When it comes to setting goals and expectations, it can be challenging to know where to draw the line between having high standards and having high expectations. While these two terms are often used, they actually have very different meanings that can impact our mindset, behavior, and relationships.
In this guide, we’ll explore the difference between high standards and high expectations, and how you can apply this knowledge to build strong and healthy relationships.
What are High Standards?
Having high standards means having a clear set of values and principles that guide your actions and decisions. It means knowing what you stand for, what you believe in, and what you won’t tolerate. High standards are grounded in self-respect, integrity, and accountability. They reflect a desire for excellence, quality, and growth.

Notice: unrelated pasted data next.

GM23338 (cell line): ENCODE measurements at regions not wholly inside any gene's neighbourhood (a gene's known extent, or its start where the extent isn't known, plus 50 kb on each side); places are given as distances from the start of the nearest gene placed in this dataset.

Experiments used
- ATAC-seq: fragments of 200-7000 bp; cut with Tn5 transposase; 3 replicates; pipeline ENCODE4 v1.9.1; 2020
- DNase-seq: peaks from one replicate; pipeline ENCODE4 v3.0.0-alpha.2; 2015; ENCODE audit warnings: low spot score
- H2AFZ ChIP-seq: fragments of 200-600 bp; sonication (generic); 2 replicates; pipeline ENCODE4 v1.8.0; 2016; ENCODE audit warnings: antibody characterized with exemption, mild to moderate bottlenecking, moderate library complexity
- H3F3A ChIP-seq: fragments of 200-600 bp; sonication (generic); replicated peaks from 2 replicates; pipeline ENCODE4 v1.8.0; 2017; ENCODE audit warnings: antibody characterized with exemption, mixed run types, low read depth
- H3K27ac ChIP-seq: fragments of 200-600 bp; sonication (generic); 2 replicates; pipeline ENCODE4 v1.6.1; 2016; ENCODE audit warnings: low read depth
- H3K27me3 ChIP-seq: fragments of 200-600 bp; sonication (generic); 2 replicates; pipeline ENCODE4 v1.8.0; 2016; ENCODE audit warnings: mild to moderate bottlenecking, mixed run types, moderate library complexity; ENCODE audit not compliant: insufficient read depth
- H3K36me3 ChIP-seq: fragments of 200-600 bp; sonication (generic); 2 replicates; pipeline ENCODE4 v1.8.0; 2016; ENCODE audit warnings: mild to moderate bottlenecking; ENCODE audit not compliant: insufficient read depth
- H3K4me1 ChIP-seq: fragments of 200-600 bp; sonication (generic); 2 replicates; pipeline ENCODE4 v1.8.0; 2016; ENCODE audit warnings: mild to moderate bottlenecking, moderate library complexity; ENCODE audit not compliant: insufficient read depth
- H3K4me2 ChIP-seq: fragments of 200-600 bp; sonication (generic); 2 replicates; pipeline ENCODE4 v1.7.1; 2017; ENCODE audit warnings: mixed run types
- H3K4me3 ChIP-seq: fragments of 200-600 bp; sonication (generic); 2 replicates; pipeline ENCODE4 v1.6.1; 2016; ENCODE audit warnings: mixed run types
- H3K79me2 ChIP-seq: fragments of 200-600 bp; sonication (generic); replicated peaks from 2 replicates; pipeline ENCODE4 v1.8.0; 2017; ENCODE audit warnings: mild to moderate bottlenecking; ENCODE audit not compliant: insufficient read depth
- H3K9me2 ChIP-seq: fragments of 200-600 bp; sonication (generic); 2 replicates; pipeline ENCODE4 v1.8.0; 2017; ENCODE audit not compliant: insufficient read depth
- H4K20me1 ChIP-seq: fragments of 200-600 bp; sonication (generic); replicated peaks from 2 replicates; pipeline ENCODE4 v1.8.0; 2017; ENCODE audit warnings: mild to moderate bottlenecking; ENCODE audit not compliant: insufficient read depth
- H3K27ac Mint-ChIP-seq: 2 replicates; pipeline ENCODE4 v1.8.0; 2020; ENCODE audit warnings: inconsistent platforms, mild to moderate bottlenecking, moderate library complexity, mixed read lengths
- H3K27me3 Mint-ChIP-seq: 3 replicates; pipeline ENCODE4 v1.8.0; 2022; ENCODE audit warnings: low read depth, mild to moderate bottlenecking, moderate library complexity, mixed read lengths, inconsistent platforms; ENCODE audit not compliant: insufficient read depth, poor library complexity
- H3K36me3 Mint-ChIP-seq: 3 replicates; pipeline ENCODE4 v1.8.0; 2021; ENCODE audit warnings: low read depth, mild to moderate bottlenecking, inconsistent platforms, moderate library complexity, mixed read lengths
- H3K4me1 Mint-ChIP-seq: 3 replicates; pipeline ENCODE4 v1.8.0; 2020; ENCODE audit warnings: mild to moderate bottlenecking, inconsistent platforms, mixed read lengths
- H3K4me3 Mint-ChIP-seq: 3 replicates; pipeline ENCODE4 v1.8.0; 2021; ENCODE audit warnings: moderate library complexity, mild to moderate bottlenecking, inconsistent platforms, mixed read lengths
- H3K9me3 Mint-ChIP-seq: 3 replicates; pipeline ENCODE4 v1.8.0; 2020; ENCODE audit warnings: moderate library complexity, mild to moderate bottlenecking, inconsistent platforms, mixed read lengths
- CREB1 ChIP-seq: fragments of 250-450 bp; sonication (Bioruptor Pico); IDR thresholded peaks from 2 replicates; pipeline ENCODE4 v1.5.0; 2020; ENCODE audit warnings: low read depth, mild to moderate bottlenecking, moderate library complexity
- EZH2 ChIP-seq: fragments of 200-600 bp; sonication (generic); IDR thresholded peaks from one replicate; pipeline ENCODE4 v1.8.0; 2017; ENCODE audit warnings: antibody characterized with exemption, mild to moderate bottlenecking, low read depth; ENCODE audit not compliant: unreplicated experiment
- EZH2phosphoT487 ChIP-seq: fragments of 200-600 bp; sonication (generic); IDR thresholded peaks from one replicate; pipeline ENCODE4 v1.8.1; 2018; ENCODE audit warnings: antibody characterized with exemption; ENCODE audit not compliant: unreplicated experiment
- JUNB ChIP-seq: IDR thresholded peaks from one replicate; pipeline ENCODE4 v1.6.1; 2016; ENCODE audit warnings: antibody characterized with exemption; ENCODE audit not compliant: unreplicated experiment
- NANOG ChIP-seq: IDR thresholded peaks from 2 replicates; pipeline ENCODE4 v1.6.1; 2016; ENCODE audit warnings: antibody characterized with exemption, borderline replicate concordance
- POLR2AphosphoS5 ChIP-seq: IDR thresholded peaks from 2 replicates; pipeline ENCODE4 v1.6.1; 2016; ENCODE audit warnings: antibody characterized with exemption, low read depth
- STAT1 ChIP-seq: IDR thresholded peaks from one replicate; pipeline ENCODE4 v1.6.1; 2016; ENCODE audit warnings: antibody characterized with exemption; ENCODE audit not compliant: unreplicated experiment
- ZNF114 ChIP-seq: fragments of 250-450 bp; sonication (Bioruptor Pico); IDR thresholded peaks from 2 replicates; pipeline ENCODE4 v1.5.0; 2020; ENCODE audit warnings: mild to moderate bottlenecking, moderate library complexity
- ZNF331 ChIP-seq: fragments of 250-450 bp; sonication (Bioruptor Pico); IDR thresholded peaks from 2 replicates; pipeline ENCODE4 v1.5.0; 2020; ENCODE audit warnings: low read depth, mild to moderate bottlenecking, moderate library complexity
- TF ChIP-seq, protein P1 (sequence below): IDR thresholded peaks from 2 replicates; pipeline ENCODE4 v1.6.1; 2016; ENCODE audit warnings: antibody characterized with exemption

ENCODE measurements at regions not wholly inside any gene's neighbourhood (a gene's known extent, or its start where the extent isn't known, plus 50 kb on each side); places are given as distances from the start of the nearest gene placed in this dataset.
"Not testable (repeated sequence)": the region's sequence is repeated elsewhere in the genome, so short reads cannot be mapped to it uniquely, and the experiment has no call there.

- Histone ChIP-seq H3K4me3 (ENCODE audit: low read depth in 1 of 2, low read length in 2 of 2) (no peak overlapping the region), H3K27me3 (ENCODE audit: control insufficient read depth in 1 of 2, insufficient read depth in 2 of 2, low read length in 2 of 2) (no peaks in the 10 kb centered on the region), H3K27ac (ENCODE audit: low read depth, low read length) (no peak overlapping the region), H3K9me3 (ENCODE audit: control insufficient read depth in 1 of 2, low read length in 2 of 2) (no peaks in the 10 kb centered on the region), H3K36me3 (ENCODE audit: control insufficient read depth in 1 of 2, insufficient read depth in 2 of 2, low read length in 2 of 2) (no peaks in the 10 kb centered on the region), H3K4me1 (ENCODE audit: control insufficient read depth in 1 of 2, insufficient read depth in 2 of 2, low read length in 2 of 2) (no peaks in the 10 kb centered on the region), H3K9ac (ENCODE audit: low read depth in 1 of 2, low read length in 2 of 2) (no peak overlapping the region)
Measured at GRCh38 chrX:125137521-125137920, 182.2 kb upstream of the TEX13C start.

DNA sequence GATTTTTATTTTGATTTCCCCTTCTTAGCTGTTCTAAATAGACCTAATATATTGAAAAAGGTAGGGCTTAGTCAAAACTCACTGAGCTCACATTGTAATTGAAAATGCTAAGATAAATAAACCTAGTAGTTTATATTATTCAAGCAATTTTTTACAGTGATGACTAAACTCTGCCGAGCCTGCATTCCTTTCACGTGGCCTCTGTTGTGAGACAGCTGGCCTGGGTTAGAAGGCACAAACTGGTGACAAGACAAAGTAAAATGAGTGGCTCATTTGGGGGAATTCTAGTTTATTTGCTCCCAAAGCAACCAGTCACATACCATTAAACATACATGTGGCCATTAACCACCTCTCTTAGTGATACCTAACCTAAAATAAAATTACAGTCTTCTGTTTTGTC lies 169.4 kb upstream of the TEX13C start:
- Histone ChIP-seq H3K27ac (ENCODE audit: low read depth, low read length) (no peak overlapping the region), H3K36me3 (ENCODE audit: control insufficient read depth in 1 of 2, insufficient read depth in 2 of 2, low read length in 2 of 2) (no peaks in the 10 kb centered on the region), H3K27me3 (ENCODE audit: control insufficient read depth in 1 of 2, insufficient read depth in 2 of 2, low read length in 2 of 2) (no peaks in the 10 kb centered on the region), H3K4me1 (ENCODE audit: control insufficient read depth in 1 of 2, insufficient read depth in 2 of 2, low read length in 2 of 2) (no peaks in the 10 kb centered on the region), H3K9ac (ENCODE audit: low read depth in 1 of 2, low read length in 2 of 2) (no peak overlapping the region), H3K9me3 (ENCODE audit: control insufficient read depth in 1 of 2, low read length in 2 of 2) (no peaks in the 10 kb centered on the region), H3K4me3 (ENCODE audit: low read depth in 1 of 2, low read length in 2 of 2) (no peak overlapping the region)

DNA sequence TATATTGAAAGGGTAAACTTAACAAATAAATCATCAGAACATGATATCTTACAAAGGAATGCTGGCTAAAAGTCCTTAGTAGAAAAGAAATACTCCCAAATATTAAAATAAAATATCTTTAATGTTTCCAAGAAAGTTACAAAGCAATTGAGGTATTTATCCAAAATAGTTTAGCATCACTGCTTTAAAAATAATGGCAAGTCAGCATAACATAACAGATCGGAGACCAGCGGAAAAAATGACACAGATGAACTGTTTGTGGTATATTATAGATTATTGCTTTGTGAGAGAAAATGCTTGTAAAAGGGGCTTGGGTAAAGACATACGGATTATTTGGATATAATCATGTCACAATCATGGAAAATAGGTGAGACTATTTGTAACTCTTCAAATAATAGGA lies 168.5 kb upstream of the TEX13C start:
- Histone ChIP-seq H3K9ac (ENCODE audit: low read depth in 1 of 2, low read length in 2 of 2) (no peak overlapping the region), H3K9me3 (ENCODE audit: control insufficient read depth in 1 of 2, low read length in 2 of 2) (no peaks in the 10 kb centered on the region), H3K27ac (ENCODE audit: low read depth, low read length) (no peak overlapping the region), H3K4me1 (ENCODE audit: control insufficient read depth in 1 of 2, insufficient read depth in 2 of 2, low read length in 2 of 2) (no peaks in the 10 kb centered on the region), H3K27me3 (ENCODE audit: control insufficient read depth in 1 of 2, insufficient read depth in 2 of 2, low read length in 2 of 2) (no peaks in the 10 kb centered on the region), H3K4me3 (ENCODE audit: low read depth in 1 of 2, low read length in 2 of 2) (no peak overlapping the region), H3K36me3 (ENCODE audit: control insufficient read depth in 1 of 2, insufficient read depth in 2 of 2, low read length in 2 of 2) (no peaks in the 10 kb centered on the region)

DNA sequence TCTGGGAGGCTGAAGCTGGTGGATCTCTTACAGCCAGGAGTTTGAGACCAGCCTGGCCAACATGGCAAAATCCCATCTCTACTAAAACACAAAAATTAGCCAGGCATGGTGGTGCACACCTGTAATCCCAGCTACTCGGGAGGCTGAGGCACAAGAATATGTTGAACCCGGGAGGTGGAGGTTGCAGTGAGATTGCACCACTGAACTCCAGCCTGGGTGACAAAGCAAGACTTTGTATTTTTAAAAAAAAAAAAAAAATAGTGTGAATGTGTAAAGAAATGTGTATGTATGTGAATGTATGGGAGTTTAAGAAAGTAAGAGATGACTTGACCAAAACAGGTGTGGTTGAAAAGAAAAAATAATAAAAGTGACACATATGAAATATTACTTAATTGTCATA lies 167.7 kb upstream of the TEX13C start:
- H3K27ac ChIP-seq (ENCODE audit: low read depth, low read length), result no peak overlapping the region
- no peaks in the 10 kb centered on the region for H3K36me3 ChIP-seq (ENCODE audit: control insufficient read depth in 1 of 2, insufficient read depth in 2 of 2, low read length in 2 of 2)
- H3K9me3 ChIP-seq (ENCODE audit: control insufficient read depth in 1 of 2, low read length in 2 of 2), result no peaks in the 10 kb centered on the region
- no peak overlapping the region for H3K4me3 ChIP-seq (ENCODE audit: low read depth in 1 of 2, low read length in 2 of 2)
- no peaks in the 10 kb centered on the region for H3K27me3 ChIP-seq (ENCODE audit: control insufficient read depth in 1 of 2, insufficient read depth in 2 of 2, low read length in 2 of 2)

When you have high standards, you set a baseline for what you expect from yourself and others. You know your own worth, and you’re not willing to compromise on your values or principles. High standards help you stay true to yourself and make decisions that align with your beliefs and goals.
In relationships, having high standards means setting healthy boundaries and communicating your needs and expectations clearly. It means respecting your own needs and desires while also respecting the needs and desires of your partner. High standards can help you build trust and respect in your relationships and create a foundation for growth and mutual understanding.
What are High Expectations?
High expectations, on the other hand, refer to having a specific outcome in mind and expecting others to meet that outcome. It means setting rigid and often unrealistic criteria for success and judging yourself and others based on those criteria. High expectations are often rooted in fear, control, and perfectionism, and can lead to disappointment, frustration, and resentment.
When you have high expectations, you set yourself up for failure because you’re relying on external factors that are beyond your control. You may feel disappointed or let down when things don’t go according to plan, and you may blame others for not meeting your expectations.